It is neither. Nonviolent communication is a tough act but it is strategic. Verbally throwing down and launching ad hominem assaults is not violent, but it is not nonviolent. Some analysts call it "not violent," a sort of junk category into which they toss behavior that does not advance a cause, a campaign, or a movement, but is not physically violent. Some call it verbal violence. Whatever we call it, that sort of behavior is not strategic. It tends to produce more oppressive violence and it tends to dry up public sympathy for those who use that sort of pugnacious language.
Nonviolent communication, wrote the late Marshall Rosenberg (2003), "guides us in reframing how we express ourselves and hear others. Instead of habitual, automatic reactions, our words become conscious responses based firmly on awareness of what we are perceiving, feeling, and wanting. We are led to express ourselves with honesty and clarity, while simultaneously paying others a respectful and empathic attention" (p. 3).
Some of you are naturally great at this. Some of us need daily, even hourly, reminders. I certainly struggle with it when I'm outraged by hurtful conduct. My outrage is proportional to the gap between the level of hurt and the innocence of the victim. That gap is widest and open longest when the response is assertive nonviolent communication. That sympathy gap can shut fast if actual violence is the response but will also narrow significantly if the response is some sort of snarling reaction instead of assertive nonviolent communication.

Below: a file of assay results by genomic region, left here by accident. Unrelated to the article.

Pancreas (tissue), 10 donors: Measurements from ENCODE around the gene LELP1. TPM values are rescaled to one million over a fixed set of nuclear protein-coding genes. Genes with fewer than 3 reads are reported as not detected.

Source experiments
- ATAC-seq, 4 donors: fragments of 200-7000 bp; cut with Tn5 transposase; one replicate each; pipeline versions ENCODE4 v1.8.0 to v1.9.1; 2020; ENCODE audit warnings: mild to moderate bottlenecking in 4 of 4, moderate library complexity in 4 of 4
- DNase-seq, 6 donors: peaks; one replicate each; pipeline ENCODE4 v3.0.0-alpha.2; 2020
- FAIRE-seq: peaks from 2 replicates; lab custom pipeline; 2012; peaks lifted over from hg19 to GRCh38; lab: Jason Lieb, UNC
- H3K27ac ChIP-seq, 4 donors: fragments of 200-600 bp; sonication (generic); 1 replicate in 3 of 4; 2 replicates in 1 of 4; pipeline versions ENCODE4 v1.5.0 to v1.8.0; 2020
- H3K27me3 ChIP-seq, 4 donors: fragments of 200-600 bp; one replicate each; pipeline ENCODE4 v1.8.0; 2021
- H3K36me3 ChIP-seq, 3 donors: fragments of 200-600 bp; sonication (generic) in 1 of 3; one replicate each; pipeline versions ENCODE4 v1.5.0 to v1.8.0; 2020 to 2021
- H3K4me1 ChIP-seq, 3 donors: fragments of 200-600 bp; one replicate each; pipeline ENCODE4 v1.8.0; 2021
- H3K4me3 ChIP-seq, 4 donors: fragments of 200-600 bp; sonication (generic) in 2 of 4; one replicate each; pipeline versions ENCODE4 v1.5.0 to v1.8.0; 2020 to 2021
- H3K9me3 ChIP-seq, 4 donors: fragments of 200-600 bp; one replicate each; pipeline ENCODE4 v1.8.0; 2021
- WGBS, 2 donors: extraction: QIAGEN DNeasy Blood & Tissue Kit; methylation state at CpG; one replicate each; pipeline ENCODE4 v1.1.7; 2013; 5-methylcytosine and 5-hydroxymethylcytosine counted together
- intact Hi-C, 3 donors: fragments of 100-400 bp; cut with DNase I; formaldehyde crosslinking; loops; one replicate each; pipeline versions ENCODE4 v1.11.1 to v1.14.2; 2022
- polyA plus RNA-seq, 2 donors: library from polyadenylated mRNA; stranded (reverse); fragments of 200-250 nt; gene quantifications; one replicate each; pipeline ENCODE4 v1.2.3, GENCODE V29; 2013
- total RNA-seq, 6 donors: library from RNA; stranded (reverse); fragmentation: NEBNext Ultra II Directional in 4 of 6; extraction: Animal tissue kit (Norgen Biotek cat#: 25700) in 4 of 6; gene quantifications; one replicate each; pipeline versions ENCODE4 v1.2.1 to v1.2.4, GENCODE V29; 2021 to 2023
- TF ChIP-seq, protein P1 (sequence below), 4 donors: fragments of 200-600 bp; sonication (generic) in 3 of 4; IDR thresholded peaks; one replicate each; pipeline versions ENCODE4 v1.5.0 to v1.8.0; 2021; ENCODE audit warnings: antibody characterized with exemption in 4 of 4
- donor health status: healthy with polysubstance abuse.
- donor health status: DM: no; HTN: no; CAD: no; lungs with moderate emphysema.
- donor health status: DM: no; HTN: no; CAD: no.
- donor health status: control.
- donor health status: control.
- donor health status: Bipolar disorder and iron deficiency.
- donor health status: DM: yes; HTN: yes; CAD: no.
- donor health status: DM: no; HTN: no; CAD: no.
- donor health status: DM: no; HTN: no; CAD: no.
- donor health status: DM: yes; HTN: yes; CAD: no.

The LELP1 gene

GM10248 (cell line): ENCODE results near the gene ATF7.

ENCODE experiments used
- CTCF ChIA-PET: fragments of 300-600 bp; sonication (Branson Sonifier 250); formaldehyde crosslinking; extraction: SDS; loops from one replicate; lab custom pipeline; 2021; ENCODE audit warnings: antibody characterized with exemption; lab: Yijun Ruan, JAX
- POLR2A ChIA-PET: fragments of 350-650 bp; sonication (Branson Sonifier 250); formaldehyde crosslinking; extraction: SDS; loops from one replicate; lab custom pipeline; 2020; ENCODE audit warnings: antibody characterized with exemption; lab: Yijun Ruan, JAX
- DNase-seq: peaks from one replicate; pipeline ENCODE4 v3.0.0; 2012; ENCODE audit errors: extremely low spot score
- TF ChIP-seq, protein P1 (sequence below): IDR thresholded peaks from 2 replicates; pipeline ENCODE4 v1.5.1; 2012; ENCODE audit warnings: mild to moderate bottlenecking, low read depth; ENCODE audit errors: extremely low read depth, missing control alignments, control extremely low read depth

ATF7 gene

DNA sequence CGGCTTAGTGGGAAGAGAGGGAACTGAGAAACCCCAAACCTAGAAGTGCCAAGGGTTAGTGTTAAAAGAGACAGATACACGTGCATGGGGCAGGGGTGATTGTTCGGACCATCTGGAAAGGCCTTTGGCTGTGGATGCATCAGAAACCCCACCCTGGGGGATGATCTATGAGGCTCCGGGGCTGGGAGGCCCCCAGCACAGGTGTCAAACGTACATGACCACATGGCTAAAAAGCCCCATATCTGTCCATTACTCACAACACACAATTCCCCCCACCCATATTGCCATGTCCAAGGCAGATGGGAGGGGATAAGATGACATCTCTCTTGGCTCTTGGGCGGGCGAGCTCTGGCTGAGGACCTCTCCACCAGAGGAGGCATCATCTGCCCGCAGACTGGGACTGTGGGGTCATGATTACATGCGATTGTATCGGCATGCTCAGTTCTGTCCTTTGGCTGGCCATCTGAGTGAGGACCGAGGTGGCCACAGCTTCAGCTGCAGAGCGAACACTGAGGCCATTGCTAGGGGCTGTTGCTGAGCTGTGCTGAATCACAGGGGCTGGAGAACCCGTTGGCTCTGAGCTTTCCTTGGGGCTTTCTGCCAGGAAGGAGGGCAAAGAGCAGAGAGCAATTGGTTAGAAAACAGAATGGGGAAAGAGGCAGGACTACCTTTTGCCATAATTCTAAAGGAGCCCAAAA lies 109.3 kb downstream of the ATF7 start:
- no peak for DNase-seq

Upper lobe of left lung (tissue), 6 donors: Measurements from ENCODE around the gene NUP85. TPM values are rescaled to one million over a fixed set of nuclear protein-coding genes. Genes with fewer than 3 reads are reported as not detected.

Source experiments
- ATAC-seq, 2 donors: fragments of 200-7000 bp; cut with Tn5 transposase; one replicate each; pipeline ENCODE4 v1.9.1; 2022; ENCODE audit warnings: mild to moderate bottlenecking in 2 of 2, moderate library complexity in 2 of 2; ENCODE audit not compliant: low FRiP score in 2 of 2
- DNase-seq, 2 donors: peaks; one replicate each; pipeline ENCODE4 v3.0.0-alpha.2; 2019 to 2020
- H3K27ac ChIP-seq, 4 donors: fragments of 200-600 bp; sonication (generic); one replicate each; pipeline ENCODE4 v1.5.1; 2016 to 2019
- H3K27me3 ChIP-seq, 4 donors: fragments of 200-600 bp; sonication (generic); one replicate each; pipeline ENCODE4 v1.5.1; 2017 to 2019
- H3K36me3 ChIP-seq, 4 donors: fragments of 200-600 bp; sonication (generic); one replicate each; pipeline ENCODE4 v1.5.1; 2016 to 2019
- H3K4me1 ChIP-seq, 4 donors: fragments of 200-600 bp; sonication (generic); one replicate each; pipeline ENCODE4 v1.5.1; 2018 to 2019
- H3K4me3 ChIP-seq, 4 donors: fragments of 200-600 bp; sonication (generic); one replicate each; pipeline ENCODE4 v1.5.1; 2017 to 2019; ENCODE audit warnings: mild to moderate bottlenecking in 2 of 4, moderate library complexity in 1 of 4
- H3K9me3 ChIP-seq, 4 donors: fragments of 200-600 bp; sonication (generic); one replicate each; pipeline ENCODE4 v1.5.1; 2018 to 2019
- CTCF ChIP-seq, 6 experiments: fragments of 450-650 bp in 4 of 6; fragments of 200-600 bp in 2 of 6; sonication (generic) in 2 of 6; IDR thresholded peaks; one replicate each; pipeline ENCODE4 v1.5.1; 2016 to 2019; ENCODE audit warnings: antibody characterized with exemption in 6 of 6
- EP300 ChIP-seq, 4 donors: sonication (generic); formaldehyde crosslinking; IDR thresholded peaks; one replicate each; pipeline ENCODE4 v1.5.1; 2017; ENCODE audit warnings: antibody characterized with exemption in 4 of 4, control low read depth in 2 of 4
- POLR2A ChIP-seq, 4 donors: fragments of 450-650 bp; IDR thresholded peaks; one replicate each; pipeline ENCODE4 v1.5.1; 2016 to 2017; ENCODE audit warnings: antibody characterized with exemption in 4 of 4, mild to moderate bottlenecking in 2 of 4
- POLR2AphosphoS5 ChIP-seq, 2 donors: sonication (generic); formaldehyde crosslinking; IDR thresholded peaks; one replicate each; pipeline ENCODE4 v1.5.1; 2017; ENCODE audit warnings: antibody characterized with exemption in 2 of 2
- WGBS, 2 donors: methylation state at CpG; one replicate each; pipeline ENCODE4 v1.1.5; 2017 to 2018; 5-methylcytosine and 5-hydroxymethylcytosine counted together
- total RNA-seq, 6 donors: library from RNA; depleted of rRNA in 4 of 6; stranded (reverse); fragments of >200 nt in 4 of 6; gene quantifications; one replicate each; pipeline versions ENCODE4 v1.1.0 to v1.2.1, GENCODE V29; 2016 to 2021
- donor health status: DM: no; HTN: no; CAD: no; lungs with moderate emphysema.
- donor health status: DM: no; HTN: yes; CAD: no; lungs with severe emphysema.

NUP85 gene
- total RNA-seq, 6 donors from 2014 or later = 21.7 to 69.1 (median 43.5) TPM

Do brutes deserve nonviolent communication? Probably not. Do you want to build your movement for justice, for freedom, for environmental protection, for peace? Then be careful not to start closing that gap. The quintessential gap-slam came when the US was attacked on 9.11.01 and pretty much the entire world expressed dismay and sympathy until 7 October when the empire struck back. Since then it's been all downhill to ISIS. On a smaller but quite important scale, we saw the sympathy gap narrow significantly after the Ferguson, Missouri policeman murdered Michael Brown and nonviolent protests gave way to riots. The sympathy gap took a big hit in the Eric Garner chokehold murder when two NYPD officers were in turn murdered by an African American fellow who used social media before the murders to establish his motive and intent as related to the uprising against police violence.
Direct violence is the fastest and most certain way to smash the sympathy, but even verbal violence--even just hate-filled facial expressions and angry chanting--will start to close that gap and that gap is always directly related to recruitment of both supporters and activists. Using anything but strategically sound nonviolent communication is like leaving power and influence on the table. Someone else will grab it. Don't let them.
Rosenberg, M. B. (2003). Nonviolent communication: A language of life (2nd ed.). Encinitas CA: PuddleDancer Press.